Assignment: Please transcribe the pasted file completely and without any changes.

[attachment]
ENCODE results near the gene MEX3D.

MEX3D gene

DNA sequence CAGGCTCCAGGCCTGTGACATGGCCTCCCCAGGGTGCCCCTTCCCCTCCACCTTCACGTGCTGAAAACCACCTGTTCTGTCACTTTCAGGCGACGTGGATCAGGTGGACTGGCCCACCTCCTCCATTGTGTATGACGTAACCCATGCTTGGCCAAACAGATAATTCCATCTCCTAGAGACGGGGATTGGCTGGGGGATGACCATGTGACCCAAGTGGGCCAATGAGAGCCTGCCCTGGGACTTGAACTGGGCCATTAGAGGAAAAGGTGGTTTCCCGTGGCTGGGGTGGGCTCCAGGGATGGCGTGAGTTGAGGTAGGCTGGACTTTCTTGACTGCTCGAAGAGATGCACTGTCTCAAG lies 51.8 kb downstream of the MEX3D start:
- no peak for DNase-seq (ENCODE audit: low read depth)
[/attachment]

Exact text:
ENCODE results near the gene MEX3D.

MEX3D gene

DNA sequence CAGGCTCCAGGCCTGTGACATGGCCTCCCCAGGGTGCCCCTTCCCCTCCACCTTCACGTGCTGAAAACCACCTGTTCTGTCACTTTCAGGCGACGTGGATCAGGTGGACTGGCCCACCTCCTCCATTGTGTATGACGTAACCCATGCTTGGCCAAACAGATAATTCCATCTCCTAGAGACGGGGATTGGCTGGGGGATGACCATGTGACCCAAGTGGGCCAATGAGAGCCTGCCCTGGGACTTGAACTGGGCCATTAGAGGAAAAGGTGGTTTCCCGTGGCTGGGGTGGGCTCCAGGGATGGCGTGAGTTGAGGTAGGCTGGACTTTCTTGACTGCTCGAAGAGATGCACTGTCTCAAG lies 51.8 kb downstream of the MEX3D start:
- no peak for DNase-seq (ENCODE audit: low read depth)